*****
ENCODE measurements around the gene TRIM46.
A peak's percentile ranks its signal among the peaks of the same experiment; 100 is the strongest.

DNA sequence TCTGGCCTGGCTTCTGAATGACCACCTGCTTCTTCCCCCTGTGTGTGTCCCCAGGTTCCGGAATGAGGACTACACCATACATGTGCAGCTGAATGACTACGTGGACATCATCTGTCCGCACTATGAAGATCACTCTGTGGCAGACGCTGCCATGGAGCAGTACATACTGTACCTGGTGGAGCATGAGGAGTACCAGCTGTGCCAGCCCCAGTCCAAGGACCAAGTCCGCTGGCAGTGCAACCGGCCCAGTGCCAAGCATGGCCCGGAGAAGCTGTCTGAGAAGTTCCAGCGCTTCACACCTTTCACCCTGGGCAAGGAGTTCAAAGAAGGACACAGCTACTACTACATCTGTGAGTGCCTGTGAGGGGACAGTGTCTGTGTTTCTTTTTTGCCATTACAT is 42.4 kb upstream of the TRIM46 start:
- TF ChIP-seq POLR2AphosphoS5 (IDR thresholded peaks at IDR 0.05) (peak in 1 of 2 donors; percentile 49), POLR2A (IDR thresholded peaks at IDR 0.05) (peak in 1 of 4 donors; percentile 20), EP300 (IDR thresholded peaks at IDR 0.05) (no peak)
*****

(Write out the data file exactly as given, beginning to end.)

ENCODE measurements around the gene TRIM46.
A peak's percentile ranks its signal among the peaks of the same experiment; 100 is the strongest.

DNA sequence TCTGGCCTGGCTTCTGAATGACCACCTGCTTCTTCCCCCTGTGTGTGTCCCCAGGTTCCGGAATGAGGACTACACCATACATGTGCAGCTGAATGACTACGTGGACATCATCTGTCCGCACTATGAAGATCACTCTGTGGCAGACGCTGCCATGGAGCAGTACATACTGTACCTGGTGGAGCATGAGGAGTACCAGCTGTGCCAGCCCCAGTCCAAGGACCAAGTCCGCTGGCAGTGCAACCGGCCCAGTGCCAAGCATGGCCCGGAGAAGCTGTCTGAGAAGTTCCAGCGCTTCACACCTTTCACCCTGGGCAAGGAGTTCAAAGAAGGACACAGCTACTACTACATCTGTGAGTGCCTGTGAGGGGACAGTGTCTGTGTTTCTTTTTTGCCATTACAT is 42.4 kb upstream of the TRIM46 start:
- TF ChIP-seq POLR2AphosphoS5 (IDR thresholded peaks at IDR 0.05) (peak in 1 of 2 donors; percentile 49), POLR2A (IDR thresholded peaks at IDR 0.05) (peak in 1 of 4 donors; percentile 20), EP300 (IDR thresholded peaks at IDR 0.05) (no peak)